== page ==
The Most Common Traits of the Best Bosses


If you’re the boss of your company, you might find it difficult to walk the thin line of being both respected and well-liked. The good news is “boss” doesn’t have to be a dirty word. You just need to incorporate the traits of the best bosses into your management style, and you’ll be a successful boss that employees are willing to work hard for.

Here are the most common traits of the best bosses.


  • Listens to employees—The best bosses realize that it’s their employees who are out on the front lines day in and day out. The employees are the ones dealing with the customers, hearing the complaints, and following all of the procedures you put in place. This means they have the best insight into what’s working and what isn’t. Don’t fool yourself into thinking you know it all. Your employees could have some really great ideas, and you’ll never know until you listen to them. Also, taking the time to listen to them lets them know you value them, helping to boost employee morale.
  • Admits when he’s wrong—Like it or not, you’re going to make mistakes as a boss. We all do. The key is to learn from your mistakes and to not make them again. So, whenever a mistake is made, admit it. Don’t try to pass the blame onto one of your employees. That just makes you look weak, and it causes your employees to despise you.
  • Doesn’t manage from a distance—How can you be a good boss if you’re never around? You can’t pretend to know what’s really going on if you aren’t actually there getting your hands dirty.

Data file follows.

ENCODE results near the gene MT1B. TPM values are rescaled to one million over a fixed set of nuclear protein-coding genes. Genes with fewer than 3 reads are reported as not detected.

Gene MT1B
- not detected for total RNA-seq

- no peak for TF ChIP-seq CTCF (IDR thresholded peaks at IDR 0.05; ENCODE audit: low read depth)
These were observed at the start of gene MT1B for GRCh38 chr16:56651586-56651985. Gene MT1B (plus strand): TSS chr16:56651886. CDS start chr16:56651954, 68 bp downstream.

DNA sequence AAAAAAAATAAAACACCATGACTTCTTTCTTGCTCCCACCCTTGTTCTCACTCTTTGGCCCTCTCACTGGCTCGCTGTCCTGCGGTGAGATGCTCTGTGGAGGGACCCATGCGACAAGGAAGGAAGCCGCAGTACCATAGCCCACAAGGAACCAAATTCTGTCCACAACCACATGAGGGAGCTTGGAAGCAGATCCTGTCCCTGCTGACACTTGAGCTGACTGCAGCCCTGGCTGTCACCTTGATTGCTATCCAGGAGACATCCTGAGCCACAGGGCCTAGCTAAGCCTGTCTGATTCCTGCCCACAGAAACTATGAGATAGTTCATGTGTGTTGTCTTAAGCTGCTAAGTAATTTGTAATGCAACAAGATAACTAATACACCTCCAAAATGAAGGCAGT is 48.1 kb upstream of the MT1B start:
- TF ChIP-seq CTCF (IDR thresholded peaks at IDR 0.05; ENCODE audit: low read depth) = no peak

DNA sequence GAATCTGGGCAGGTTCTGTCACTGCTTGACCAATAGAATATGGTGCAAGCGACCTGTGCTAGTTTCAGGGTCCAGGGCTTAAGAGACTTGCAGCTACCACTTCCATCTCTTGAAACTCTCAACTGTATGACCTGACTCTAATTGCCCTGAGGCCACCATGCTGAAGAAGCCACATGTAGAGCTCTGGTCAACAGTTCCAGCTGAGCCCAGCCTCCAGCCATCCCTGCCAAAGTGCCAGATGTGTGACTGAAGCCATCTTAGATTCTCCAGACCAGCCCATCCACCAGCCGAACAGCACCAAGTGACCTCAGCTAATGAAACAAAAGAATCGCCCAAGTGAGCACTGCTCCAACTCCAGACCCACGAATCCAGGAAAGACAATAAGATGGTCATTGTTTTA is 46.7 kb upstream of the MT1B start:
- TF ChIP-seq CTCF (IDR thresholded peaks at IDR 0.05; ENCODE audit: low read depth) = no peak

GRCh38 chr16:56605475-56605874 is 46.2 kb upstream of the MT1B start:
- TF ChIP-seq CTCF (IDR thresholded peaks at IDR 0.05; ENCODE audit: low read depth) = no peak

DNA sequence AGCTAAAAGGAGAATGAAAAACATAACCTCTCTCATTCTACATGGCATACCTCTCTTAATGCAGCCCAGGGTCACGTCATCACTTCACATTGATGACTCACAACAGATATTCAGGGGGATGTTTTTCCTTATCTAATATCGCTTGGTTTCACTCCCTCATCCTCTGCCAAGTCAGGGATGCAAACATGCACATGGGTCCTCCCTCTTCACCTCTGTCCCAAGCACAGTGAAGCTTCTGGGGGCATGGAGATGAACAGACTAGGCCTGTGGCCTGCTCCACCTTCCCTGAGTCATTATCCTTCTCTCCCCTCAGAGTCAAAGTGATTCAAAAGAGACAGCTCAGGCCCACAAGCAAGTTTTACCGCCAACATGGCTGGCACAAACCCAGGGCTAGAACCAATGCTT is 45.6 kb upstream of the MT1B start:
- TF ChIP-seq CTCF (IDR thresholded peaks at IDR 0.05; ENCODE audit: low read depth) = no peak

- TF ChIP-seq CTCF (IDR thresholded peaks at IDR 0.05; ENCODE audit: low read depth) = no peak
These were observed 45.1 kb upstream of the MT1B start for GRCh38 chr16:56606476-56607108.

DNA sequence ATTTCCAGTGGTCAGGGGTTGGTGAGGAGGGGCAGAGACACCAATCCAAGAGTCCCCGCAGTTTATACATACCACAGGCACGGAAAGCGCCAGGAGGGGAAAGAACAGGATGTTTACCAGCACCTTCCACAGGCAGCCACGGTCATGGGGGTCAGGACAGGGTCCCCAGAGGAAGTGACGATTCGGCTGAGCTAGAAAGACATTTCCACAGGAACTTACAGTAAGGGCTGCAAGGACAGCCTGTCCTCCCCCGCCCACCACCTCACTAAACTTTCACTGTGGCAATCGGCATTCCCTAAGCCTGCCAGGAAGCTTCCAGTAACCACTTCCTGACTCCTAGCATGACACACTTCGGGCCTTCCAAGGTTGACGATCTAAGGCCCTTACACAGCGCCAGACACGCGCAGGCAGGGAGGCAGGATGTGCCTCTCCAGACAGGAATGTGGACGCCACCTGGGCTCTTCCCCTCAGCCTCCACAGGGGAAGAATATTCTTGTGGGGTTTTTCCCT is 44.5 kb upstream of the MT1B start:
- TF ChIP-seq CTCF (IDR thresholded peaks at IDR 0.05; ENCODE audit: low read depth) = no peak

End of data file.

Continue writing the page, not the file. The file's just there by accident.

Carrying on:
• Doesn’t micromanage—While you don’t want to manage from a distance, you also don’t want to micromanage. If you’re constantly hovering over the shoulders of your employees, they won’t have the confidence they need to get the job done right. Take a step back, and let your employees own their job. There’s a reason you hired them. Now, let them do their job.
  • Is consistent—Inconsistency is the one thing that will drive employees crazy. If one day you’re telling them to do one thing and the next you’re asking them to do the opposite, they’ll think you’re a fool. Likewise, if you allow one employee a certain privilege but refuse the same privilege to another, your inconsistency will make it appear that you play favorites, opening up a nasty can of worms.
  • Shows employees his appreciation—Employees need to be told they’re doing a good job at least occasionally. If they don’t feel you value their hard work, they won’t have any reason to bust their butt for you. Reward your employees by promoting those who do a good job, telling them “thanks” when you have a chance, throwing employee appreciation parties, and giving them time off when they need it.


Share your boss stories—good and bad—by leaving a comment.

Join the discussion

1 comment
  • I had two great bosses so far.
    One was french, he’s very flexible and considerate. You can be comfortable to say anything on your mind without him taking it against you.Second was an Indian, very professional and intelligent. He knows the job and even my job so well and so it’s not hard when you ask some assistance. He was a very positive boss and encourages a staff like me.